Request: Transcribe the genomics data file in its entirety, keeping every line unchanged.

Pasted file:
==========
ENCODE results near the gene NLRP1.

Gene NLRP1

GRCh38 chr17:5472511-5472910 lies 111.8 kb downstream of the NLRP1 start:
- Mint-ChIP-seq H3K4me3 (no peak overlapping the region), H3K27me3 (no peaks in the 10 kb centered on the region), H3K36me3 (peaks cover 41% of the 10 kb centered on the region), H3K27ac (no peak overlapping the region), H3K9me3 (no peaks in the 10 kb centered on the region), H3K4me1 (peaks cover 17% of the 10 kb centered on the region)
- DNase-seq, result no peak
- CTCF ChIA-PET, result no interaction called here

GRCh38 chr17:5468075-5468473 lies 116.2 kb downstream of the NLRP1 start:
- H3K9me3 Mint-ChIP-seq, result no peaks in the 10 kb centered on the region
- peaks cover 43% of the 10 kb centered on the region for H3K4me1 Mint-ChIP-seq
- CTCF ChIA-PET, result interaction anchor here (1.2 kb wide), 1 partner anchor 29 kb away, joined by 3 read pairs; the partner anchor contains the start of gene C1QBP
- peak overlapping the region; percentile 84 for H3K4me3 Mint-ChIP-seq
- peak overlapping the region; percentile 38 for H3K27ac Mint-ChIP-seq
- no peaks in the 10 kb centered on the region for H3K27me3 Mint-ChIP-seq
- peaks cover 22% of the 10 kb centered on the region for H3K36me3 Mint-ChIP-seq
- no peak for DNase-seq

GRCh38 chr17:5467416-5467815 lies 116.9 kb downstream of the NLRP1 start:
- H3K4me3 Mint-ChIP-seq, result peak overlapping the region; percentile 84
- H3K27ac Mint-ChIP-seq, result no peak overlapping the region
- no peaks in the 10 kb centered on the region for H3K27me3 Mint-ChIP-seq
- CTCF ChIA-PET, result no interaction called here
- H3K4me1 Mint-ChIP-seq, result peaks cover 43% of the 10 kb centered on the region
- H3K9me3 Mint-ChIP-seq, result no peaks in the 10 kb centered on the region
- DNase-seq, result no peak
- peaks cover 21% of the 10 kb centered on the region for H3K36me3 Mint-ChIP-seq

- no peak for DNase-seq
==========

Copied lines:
ENCODE results near the gene NLRP1.

Gene NLRP1

GRCh38 chr17:5472511-5472910 lies 111.8 kb downstream of the NLRP1 start:
- Mint-ChIP-seq H3K4me3 (no peak overlapping the region), H3K27me3 (no peaks in the 10 kb centered on the region), H3K36me3 (peaks cover 41% of the 10 kb centered on the region), H3K27ac (no peak overlapping the region), H3K9me3 (no peaks in the 10 kb centered on the region), H3K4me1 (peaks cover 17% of the 10 kb centered on the region)
- DNase-seq, result no peak
- CTCF ChIA-PET, result no interaction called here

GRCh38 chr17:5468075-5468473 lies 116.2 kb downstream of the NLRP1 start:
- H3K9me3 Mint-ChIP-seq, result no peaks in the 10 kb centered on the region
- peaks cover 43% of the 10 kb centered on the region for H3K4me1 Mint-ChIP-seq
- CTCF ChIA-PET, result interaction anchor here (1.2 kb wide), 1 partner anchor 29 kb away, joined by 3 read pairs; the partner anchor contains the start of gene C1QBP
- peak overlapping the region; percentile 84 for H3K4me3 Mint-ChIP-seq
- peak overlapping the region; percentile 38 for H3K27ac Mint-ChIP-seq
- no peaks in the 10 kb centered on the region for H3K27me3 Mint-ChIP-seq
- peaks cover 22% of the 10 kb centered on the region for H3K36me3 Mint-ChIP-seq
- no peak for DNase-seq

GRCh38 chr17:5467416-5467815 lies 116.9 kb downstream of the NLRP1 start:
- H3K4me3 Mint-ChIP-seq, result peak overlapping the region; percentile 84
- H3K27ac Mint-ChIP-seq, result no peak overlapping the region
- no peaks in the 10 kb centered on the region for H3K27me3 Mint-ChIP-seq
- CTCF ChIA-PET, result no interaction called here
- H3K4me1 Mint-ChIP-seq, result peaks cover 43% of the 10 kb centered on the region
- H3K9me3 Mint-ChIP-seq, result no peaks in the 10 kb centered on the region
- DNase-seq, result no peak
- peaks cover 21% of the 10 kb centered on the region for H3K36me3 Mint-ChIP-seq

- no peak for DNase-seq